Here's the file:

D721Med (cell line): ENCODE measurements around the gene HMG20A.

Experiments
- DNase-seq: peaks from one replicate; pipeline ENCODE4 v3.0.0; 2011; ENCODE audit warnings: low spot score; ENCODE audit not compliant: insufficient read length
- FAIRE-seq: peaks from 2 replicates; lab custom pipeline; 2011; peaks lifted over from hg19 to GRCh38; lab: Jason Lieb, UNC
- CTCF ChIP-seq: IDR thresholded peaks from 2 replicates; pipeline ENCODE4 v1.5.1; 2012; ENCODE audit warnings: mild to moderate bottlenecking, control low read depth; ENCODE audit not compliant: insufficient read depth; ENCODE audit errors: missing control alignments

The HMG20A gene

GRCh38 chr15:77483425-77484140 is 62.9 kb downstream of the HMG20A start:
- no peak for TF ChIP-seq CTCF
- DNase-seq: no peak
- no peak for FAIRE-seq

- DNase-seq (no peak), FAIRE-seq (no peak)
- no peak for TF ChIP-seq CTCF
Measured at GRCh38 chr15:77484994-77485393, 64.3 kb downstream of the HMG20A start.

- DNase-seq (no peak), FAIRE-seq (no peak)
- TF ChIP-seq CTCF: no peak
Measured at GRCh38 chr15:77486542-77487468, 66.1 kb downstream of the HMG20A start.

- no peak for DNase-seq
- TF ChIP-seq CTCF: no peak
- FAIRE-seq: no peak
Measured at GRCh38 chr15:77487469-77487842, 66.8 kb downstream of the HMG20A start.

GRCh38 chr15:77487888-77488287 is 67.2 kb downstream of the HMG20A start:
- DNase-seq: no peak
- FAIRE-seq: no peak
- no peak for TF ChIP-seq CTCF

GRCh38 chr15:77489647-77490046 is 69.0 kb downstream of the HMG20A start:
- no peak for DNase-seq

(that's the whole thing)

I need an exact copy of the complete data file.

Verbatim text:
D721Med (cell line): ENCODE measurements around the gene HMG20A.

Experiments
- DNase-seq: peaks from one replicate; pipeline ENCODE4 v3.0.0; 2011; ENCODE audit warnings: low spot score; ENCODE audit not compliant: insufficient read length
- FAIRE-seq: peaks from 2 replicates; lab custom pipeline; 2011; peaks lifted over from hg19 to GRCh38; lab: Jason Lieb, UNC
- CTCF ChIP-seq: IDR thresholded peaks from 2 replicates; pipeline ENCODE4 v1.5.1; 2012; ENCODE audit warnings: mild to moderate bottlenecking, control low read depth; ENCODE audit not compliant: insufficient read depth; ENCODE audit errors: missing control alignments

The HMG20A gene

GRCh38 chr15:77483425-77484140 is 62.9 kb downstream of the HMG20A start:
- no peak for TF ChIP-seq CTCF
- DNase-seq: no peak
- no peak for FAIRE-seq

- DNase-seq (no peak), FAIRE-seq (no peak)
- no peak for TF ChIP-seq CTCF
Measured at GRCh38 chr15:77484994-77485393, 64.3 kb downstream of the HMG20A start.

- DNase-seq (no peak), FAIRE-seq (no peak)
- TF ChIP-seq CTCF: no peak
Measured at GRCh38 chr15:77486542-77487468, 66.1 kb downstream of the HMG20A start.

- no peak for DNase-seq
- TF ChIP-seq CTCF: no peak
- FAIRE-seq: no peak
Measured at GRCh38 chr15:77487469-77487842, 66.8 kb downstream of the HMG20A start.

GRCh38 chr15:77487888-77488287 is 67.2 kb downstream of the HMG20A start:
- DNase-seq: no peak
- FAIRE-seq: no peak
- no peak for TF ChIP-seq CTCF

GRCh38 chr15:77489647-77490046 is 69.0 kb downstream of the HMG20A start:
- no peak for DNase-seq